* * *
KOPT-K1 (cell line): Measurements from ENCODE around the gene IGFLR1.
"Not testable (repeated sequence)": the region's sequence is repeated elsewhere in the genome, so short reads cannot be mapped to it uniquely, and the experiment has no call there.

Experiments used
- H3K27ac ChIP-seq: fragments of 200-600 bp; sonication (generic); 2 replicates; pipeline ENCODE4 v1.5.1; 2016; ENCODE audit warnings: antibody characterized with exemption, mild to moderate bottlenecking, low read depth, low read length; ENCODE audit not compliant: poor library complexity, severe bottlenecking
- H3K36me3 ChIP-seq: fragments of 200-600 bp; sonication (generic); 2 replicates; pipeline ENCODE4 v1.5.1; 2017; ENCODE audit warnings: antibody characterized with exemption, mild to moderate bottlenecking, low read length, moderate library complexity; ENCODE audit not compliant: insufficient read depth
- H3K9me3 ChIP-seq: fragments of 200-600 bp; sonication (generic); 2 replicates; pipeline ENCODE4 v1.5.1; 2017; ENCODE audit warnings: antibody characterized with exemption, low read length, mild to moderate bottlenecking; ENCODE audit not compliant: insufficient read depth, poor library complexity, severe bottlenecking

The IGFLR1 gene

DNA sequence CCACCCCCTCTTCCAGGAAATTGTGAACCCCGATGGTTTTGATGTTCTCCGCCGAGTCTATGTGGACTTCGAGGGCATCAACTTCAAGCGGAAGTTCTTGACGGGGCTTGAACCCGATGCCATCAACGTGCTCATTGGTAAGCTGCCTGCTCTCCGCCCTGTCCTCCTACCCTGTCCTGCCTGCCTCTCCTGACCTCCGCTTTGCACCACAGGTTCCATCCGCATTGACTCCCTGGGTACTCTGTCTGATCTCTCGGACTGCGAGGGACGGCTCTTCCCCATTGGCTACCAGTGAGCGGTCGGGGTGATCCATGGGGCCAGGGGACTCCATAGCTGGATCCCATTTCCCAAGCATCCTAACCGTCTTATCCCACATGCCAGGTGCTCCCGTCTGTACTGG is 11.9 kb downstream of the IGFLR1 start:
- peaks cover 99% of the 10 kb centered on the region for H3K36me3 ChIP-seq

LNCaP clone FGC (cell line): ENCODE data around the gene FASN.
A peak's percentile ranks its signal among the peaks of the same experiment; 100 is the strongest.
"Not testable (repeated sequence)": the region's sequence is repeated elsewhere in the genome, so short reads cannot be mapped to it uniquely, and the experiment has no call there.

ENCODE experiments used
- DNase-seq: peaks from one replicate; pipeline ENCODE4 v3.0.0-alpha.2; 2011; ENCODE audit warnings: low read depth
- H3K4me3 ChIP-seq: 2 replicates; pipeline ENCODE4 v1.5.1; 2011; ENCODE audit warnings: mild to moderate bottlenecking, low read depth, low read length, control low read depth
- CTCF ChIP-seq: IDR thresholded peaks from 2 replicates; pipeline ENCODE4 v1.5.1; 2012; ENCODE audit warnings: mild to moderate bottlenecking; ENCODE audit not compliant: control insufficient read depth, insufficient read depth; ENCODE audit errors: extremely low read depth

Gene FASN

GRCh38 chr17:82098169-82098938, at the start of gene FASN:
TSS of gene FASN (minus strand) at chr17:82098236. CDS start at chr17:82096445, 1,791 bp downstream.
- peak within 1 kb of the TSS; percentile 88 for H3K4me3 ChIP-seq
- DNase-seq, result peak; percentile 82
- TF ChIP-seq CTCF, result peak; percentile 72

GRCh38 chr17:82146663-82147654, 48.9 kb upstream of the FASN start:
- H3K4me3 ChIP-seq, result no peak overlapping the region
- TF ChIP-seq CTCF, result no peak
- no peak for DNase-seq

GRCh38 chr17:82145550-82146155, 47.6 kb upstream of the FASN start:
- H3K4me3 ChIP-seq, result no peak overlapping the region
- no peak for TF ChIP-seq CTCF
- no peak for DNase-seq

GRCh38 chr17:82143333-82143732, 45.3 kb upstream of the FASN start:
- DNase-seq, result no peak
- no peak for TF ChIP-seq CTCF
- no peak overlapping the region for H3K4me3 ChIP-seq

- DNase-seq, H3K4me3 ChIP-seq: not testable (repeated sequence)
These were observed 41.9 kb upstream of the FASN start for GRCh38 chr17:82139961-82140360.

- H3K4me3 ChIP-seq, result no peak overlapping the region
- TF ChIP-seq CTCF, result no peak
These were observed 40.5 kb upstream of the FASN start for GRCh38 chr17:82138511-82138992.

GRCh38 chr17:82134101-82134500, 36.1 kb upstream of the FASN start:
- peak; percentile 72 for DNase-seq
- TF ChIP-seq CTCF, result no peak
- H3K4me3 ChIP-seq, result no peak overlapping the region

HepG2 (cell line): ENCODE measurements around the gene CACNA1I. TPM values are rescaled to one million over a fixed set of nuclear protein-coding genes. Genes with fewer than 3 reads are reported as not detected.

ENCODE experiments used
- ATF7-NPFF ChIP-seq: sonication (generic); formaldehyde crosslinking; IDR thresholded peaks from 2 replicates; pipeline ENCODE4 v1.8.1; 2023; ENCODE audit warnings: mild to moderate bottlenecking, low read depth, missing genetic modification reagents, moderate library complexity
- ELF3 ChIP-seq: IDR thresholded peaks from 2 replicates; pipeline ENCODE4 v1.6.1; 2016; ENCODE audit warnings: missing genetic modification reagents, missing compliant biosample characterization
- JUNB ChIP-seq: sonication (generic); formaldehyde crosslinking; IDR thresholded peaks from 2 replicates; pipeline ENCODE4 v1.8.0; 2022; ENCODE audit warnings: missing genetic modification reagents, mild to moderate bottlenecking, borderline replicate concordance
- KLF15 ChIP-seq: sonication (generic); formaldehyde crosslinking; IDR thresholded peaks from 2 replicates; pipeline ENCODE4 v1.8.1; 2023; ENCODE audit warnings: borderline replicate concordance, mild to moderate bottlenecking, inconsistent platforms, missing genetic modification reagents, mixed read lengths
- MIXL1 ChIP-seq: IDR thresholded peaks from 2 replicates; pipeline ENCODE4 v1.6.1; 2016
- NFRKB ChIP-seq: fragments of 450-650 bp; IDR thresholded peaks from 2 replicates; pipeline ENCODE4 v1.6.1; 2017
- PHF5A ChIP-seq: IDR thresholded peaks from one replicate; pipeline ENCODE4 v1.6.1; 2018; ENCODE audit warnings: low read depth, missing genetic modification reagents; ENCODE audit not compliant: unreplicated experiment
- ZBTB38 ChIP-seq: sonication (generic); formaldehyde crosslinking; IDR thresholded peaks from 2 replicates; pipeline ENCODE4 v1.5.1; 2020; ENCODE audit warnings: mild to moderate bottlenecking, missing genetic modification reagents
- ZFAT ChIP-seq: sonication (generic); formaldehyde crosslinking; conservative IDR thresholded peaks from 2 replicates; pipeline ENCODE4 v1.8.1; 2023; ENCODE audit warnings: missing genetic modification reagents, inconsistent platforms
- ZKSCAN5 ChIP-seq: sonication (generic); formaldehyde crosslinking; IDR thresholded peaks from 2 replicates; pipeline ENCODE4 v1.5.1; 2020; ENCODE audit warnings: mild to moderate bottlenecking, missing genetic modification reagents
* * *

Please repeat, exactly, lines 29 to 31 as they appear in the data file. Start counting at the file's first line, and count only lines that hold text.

- no peak for TF ChIP-seq CTCF
- no peak for DNase-seq

GRCh38 chr17:82143333-82143732, 45.3 kb upstream of the FASN start: